Prayer changes things

    July 20, 2012 at 3:36 pm |
    • Jesus

      Prayer does not; you are such a LIAR. You have NO proof it changes anything! A great example of prayer proven not to work is the Christians in jail because prayer didn't work and their children died. For example: Susan Grady, who relied on prayer to heal her son. Nine-year-old Aaron Grady died and Susan Grady was arrested.

      An article in the Journal of Pediatrics examined the deaths of 172 children from families who relied upon faith healing from 1975 to 1995. They concluded that four out of five ill children, who died under the care of faith healers or being left to prayer only, would most likely have survived if they had received medical care.

      The statistical studies from the nineteenth century and the three CCU studies on prayer are quite consistent with the fact that humanity is wasting a huge amount of time on a procedure that simply doesn’t work. Nonetheless, faith in prayer is so pervasive and deeply rooted, you can be sure believers will continue to devise future studies in a desperate effort to confirm their beliefs!'

      July 20, 2012 at 4:22 pm |
    • Boohincus

      Actually, and you need to get a clue about this because you sound pretty dim, the surest way to make sure that something DOESN'T happen is to pray for it. Got that? Now get a life.

      July 21, 2012 at 2:08 pm |
    • Veritas

      Because of Original Sin, we are required to suffer in this life. Jesus told us that if we want to be like Him we must take up our cross daily , and follow Him. He also promised that any suffering we endure HERE will be rewarded a thousandfold in Heaven..............and that works for Catholics!

      My 7 year old nephew ws dying of Leukemia. As his end was near, the nuns helping my aunt were busy getting him washed and changed. Peter saidto them "Ah sisters, will you just sit down and let a man die in peace"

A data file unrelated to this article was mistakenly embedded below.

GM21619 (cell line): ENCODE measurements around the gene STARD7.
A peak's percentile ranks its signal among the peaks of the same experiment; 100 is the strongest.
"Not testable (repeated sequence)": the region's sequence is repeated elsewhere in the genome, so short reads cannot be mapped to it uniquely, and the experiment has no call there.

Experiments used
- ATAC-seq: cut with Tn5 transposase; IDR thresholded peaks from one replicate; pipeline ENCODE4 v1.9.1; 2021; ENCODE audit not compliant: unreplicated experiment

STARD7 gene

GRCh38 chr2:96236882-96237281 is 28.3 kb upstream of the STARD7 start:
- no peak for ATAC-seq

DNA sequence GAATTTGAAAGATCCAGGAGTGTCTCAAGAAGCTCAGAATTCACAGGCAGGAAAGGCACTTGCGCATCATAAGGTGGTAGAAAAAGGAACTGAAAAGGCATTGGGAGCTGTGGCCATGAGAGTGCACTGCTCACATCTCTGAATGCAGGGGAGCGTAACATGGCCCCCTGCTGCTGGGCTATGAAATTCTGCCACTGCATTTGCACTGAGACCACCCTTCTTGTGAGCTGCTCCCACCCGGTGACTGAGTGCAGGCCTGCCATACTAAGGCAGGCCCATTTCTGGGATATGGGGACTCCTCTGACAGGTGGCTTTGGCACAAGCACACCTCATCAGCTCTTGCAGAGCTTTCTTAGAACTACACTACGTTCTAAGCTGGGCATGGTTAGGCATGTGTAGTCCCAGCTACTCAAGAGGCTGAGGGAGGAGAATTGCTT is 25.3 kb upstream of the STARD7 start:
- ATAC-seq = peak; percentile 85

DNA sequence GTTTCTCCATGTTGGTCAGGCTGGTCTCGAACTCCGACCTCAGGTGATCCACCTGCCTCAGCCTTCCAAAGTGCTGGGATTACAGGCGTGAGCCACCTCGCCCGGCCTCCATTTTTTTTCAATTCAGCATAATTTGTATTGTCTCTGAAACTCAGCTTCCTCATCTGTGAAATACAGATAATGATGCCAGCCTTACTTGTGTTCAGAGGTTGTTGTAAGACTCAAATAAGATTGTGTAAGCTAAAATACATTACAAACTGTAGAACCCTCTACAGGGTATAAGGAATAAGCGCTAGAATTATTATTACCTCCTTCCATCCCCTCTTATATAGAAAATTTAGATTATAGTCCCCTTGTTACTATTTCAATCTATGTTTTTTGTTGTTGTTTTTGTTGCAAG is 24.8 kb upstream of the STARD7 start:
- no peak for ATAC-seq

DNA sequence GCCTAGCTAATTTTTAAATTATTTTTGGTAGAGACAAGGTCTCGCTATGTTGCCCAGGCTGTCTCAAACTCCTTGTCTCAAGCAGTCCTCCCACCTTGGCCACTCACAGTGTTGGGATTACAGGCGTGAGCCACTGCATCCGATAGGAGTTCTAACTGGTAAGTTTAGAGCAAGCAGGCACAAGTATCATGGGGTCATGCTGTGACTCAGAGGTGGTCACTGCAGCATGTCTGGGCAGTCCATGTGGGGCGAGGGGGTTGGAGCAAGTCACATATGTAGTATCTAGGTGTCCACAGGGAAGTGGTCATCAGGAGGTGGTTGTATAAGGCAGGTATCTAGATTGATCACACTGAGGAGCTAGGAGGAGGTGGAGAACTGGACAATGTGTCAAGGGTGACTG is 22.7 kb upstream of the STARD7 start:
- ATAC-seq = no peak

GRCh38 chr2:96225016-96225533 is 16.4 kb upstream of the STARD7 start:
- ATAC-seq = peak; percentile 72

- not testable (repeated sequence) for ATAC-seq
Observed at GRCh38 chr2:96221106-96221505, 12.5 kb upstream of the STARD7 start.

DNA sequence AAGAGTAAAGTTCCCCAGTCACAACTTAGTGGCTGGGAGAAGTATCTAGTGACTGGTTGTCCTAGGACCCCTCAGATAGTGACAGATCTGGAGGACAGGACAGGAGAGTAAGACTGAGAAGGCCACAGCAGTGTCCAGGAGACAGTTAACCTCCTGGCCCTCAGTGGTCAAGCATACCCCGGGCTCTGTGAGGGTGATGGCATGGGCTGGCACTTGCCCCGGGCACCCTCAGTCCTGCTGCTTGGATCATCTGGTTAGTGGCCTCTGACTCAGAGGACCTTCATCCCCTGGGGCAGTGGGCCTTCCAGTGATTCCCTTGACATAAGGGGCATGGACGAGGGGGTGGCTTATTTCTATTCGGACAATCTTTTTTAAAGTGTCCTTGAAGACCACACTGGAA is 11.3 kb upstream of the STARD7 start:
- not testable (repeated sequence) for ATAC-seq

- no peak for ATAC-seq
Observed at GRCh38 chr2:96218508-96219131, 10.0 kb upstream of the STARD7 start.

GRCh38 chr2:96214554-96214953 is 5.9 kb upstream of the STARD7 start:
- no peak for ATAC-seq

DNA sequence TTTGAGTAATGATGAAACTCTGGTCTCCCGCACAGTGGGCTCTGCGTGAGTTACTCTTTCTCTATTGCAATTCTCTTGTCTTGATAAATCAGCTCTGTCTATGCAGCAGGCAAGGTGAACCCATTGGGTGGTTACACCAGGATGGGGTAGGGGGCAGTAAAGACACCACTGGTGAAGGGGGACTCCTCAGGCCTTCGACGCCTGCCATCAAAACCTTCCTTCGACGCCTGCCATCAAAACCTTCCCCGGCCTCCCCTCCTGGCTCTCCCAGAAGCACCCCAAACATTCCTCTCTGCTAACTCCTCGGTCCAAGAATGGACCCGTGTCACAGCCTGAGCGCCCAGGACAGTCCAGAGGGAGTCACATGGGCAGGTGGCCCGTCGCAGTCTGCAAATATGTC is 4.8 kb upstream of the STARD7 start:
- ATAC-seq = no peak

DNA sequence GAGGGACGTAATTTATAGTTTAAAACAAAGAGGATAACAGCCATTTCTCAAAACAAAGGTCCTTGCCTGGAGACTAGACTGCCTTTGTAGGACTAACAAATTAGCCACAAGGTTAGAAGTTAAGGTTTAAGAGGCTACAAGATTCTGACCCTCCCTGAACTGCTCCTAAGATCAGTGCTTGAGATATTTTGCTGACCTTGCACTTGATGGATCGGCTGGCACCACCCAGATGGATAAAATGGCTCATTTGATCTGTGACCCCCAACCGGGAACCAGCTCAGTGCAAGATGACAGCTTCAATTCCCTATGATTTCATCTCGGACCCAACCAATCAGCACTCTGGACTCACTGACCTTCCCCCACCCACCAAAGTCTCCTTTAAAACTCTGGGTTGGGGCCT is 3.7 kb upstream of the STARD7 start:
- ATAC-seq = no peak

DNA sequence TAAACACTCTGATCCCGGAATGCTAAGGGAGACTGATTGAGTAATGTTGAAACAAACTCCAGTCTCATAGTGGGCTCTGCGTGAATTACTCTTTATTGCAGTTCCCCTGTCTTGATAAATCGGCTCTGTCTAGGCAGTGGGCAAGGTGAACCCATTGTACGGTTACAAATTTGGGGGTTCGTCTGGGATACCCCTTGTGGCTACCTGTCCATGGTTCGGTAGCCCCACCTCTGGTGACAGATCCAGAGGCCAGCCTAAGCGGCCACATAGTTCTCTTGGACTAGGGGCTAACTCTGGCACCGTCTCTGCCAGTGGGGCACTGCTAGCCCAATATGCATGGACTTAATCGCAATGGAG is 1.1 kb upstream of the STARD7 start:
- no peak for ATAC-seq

At 7 years old, our Peter was more of a man than you! He went to Jesus smiling after a whole year of suffering in silence!

      July 22, 2012 at 1:37 pm |
    • Veritas

      Sorry – my response is to the person who misuses the Holy name of Jesus.

      July 22, 2012 at 1:39 pm |
    • Jason

      @Jesus... what's your point....that study has nothing to do with what the majority of Christians believe. There are many offshoots and denominations of Christianity, and unfortunately there are few that do not know their theology well. Any faith that negates medical care for their children for faith healing alone is a scam. It is only through God's will that a person lives or dies. Sometimes as humans, we try to project our own will through prayer. And when there are resources there to help a sick patient, relying on our own prayers without seeking medical attention is not always the smartest move. The person should receive medical care, and if that person receives any kind of prayer it is for a speedy recovery. To say all Christians believe that people should not receive medical care is a fallacy! Did you notice how few patients were in that study? 172 over a twenty year period. Hmmm...I wonder how many Christian kids recovered over that time period receiving medical attention and prayer?

      July 24, 2012 at 5:42 pm |
  14. llɐq ʎʞɔnq

    There is a genetic component to mental illness. It runs in families.

    July 20, 2012 at 2:04 pm |
    • truth be told

      yours must be a doozie

      July 20, 2012 at 3:36 pm |
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The CNN Belief Blog covers the faith angles of the day's biggest stories, from breaking news to politics to entertainment, fostering a global conversation about the role of religion and belief in readers' lives. It's edited by CNN's Daniel Burke and Eric Marrapodi with daily contributions from CNN's worldwide newsgathering team.